LVMH’s Private Fund Targets Footwear Industry

LVMH's Private Fund Targets Footwear Industry
A Charles & Keith store

NEW YORK — Luxury conglomerate LVMH Moet Hennessy Louis Vuitton is making big strides with its footwear investments via its private-equity vehicle.

L Capital, which in March took a 20 percent stake in the $250 million Asian footwear brand Charles & Keith, wants to grow the business fourfold over the next three years.

“We believe it can be a billion-dollar business,” said Ravi Thakran, managing director of L Capital Asia, adding that the fast-fashion chain has about a 30 percent rate of return.

L Capital plans to start by expanding the brand’s global retail footprint beyond the 230 stores it has across Asia. Thakran said in the first year it will be dedicated to conquering China. The next year will be devoted to Europe and the Middle East; and the last year to Japan and the U.S., where L Capital will leverage LVMH’s existing network of stores to work out ideal locations to set up shop, starting in California.

Thakran said the aggressive targets are realistic because “we are able to bring a phenomenal set of operational skills — in product planning, store design and retail merchandising — as well as reputation and scale.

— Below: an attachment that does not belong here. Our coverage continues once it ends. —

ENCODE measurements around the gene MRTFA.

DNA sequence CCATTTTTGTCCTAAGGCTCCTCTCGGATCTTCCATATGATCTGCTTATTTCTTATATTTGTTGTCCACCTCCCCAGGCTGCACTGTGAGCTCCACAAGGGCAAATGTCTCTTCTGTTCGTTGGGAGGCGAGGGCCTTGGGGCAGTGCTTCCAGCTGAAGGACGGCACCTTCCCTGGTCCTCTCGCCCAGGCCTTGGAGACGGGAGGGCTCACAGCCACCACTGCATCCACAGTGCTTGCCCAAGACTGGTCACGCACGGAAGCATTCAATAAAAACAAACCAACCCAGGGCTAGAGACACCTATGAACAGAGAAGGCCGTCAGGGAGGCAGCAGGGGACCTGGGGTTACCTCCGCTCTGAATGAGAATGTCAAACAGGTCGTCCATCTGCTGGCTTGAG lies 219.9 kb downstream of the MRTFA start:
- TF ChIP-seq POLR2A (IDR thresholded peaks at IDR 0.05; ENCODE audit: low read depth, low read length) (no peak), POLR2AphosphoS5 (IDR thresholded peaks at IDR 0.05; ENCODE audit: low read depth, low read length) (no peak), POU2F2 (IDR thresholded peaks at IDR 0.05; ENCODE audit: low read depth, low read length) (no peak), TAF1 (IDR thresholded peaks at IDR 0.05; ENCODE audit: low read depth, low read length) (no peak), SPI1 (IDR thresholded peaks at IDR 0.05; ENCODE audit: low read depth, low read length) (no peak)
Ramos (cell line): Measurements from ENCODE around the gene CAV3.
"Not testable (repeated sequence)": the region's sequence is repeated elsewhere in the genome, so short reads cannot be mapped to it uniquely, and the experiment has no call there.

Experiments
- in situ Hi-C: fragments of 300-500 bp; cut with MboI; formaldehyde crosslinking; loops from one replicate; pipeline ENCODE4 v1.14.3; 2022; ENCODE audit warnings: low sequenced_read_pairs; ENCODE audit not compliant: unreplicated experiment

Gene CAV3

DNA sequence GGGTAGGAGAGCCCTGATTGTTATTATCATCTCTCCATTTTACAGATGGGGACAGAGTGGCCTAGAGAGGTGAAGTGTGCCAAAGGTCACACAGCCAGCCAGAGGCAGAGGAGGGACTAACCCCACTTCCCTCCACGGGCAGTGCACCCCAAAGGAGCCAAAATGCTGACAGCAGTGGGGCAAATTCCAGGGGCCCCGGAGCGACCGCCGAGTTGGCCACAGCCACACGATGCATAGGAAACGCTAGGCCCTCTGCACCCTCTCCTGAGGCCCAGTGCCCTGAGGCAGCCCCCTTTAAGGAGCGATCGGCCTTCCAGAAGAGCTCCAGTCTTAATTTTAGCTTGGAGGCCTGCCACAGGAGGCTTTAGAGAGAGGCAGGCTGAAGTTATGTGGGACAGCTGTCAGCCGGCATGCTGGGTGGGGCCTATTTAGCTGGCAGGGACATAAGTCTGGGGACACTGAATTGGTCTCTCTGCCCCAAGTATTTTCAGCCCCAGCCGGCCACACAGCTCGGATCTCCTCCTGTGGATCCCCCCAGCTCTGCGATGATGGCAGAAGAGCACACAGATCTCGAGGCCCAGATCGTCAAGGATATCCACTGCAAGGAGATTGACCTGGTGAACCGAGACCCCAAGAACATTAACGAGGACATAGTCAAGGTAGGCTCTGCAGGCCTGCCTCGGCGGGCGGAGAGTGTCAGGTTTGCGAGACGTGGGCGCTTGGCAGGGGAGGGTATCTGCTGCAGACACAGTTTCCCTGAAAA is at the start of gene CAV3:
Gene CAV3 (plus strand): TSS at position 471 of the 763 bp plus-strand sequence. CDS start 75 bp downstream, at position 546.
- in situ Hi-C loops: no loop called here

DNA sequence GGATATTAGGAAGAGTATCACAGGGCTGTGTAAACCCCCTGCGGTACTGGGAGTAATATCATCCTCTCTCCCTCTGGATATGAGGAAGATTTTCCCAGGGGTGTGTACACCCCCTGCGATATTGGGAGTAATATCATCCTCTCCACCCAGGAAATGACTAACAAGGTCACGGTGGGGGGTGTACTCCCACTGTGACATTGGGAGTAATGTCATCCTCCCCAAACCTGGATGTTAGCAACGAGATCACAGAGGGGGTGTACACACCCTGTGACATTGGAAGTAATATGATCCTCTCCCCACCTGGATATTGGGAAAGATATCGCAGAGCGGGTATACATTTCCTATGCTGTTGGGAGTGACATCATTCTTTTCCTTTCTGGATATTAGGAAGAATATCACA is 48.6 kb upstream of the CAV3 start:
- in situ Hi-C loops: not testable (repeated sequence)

“If small companies go directly to big department stores, say in the U.S., they’ll get squeezed,” he added. “When we negotiate store spaces, we can negotiate for all our portfolio companies at once. Costs and expenses saved in this way go straight to the bottom line.”

L Capital is no stranger to footwear, having previously held a $30 million stake in Belle International Holdings (China’s leading women’s shoe retailer), when it launched an initial public offering in 2007. Thakran said the firm wants to be a global mainstream footwear player, acquiring shoe assets that could make up as much as 25 percent of its $650 million Asia portfolio. For its next deal, L Capital is eyeing an athletic footwear target, Thakran told Footwear News. “But unless it’s something very attractive and differentiated, we’d rather build what we already have,” he said.

For now, L Capital has its sights set on a Chinese fashion company and an Australian beauty brand, the exec said, declining to name names.

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